FAIRFIELD — A mail carrier, a landscaper, a Sturges Highway jogger and a Sycamore Lane resident out for a walk are among the growing number of town residents reporting attacks by hawks over the past week and a half.

The reports to police about aggressive raptors started last Friday and continued this week, prompting animal control officials to call in the Fire Department to help dislodge the birds’ nests.

The attacks, most of them in the Mill Plain Road area, revived memories of similar incidents four years ago, when five people, including students at Fairfield Ludlowe High School, were targeted by dive-bombing hawks. Several people suffered bloody head wounds from the attacks.

While two of the recent incidents occurred near Sturges Highway, the rest have been centered around Sycamore Lane and Old Mill Road, not far from the Mill River to the west and Sturges Park to the east. Those hawks have apparently been nesting in trees on Sycamore Lane.

Town Animal Control Officer Paul Miller said a different hawk is believed to be responsible for attacks near Sturges Highway, which runs through the Greenfield Hill section of town. Police received a call around 12:30 p.m. last Friday from a Sturges Highway resident, who said her husband had been attacked by a hawk in front of their home. Her husband suffered a cut to his scalp inflicted by the bird, according to the report. Also on Friday, a Redding Road resident said she was jogging on Sturges Highway around 8:30 a.m. when something struck the back of her head. She never saw the bird, but ended up with an egg-sized lump on her head, according to the report.

Since news began spreading about the series of hawk attacks, several other residents have called to report that they, too, have been attacked recently.

An Unquowa Road resident said she was walking on Sycamore Lane around noon Thursday of last week, when something hit the back of her head. The woman suffered a cut to her head in the encounter, although she said she never saw the stealthy bird that apparently inflicted the wound.

Sycamore Lane resident Jane McDonald was walking through her neighborhood Saturday about 8:30 a.m. when a hawk, which she saw perched in a low tree, flew at her, striking her head and knocking off her hat. It felt as though “a person punched me in the head,” she said of the incident.

McDonald added she was not seriously injured, but said she has since seen the hawk sitting in a birch tree in her front yard, looking directly into her picture window.

“I love to garden,” McDonald said, but now admits she’s a bit nervous about going outdoors. “We’ve seen them for a few weeks now,” she said, and would see the raptors circling high above while walking her dog outdoors.

Another Sycamore Lane resident, Allison Cleary, pointed out the hawk nest, high up in a thin tree near her backyard. The birds built a new nest, she said, after a nest on property next door was removed.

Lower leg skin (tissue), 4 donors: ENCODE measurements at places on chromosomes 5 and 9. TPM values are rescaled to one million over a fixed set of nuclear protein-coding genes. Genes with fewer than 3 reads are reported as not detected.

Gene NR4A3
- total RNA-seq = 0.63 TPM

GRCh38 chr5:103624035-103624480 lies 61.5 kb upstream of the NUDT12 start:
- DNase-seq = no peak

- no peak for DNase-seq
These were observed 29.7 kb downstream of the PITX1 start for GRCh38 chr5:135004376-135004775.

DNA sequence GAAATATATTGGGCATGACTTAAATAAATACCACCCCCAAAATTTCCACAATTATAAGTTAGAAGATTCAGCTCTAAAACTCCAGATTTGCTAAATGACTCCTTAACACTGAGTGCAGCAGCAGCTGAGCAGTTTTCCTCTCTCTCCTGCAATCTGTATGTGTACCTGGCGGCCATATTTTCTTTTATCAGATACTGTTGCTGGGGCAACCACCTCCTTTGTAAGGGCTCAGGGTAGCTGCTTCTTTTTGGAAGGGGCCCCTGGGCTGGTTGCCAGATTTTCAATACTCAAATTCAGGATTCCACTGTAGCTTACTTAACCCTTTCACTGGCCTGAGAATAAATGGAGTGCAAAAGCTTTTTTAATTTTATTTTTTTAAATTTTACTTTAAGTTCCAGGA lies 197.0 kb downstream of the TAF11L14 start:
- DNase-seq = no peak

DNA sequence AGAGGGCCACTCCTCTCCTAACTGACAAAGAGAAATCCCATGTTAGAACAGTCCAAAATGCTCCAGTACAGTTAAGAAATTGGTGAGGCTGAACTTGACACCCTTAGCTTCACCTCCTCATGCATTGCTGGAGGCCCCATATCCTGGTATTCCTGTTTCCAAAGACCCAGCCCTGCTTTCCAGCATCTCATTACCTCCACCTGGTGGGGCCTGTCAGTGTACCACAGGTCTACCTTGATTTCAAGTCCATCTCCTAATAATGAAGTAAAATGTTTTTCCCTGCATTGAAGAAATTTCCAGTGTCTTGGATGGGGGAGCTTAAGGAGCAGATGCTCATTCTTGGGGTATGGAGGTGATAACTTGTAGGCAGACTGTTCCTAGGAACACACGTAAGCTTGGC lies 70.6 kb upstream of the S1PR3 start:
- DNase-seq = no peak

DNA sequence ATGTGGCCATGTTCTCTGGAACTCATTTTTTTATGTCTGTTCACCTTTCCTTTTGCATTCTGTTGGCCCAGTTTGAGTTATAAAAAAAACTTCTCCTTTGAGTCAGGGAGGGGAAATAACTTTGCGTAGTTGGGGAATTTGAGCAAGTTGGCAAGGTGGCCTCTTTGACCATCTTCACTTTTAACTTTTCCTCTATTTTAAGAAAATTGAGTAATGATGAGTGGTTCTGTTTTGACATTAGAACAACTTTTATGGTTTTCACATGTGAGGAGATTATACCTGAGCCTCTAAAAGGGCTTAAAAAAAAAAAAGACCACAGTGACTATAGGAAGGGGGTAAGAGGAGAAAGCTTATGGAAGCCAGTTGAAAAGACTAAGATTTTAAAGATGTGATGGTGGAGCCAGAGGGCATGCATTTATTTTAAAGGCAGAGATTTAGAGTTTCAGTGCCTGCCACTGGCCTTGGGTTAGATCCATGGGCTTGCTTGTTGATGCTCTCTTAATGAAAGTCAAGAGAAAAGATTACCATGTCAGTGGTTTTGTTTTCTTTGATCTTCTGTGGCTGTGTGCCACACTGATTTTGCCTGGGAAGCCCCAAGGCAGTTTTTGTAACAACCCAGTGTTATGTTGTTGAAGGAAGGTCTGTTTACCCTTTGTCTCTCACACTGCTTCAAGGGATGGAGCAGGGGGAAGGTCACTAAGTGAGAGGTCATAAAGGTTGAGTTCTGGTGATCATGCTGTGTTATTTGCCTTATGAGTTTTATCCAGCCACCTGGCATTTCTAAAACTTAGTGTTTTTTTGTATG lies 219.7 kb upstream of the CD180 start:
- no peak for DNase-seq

Cleary said she has had no run-ins with the hawks, which she said are not uncommon for the neighborhood. She said about two years ago, a nest had to be removed from the area because the hawks were diving at, but apparently not attacking, children waiting for the school bus.

On Tuesday, a landscaper was working in a backyard on Old Mill Road about 1:15 p.m., and while picking up branches, he saw a hawk in a tree. At the same time, he told animal control officers, a second hawk then flew from behind, striking him in the head.

The landscaper went to a local walk-in clinic for treatment of what he estimated were about 10 head wounds.

The neighborhood mail carrier said he, too, has been attacked by a hawk while making deliveries. Now, he scans the sky before getting out of his truck, and if he has a package to deliver, he carries it above his head like a shield to ward off possible attacks.

Animal control officers searched the area last week, and located a pair of hawks beginning to build a nest nearby. One of the hawks flew directly at an officer, at about eye level, but the officer was not struck.

The state Department of Energy and Environmental Protection has been notified about the incidents, and Miller said his officers have been trying to get photos of the birds to determine if one of them has been banded for identification. One of two aggressive red-shouldered hawks removed from Barlow Road in 2012 was banded.

Miller said the officers can dislodge the hawk nests as long as they hold no eggs, and they did so Wednesday with help from firefighters, who use a high-pressure spray to sweep the nests from trees. Three nests were removed, Miller said, who added that no special permission from state or federal agencies was needed.

While officials think the birds are either red-tailed or red-shouldered hawks, a Sycamore Lane resident said the hawk that sits in a tree on the edge of his property every day just before sunset appears to be a broad-winged hawk.

In 2012, hawk attacks in the general Mill Plain area began in January, and the incidents included injuries inflicted on a student leaving the Fairfield Ludlowe campus and a woman knocked off her bicycle. In March of that year, a falconer from the U.S. Department of Agriculture came to town to remove one of two red-shouldered hawks that had built a nest on Barlow Road.

The red-shouldered hawk is a common forest-dwelling bird that can be found in the eastern U.S. and California, according to Cornell University's Lab of Ornithology. The bird can grow to 2 feet in length, weigh as much as 27 ounces and have a 42-inch wing span.

This particular bird of prey, perhaps the most vocal American hawk, is known to eat small mammals, birds, reptiles, amphibians and crayfish. Its nest, often assembled in the main crotch of a tree near water, is usually a "large bowl" of sticks, dried leaves, strips of bark, Spanish moss, lichens and live conifer twigs.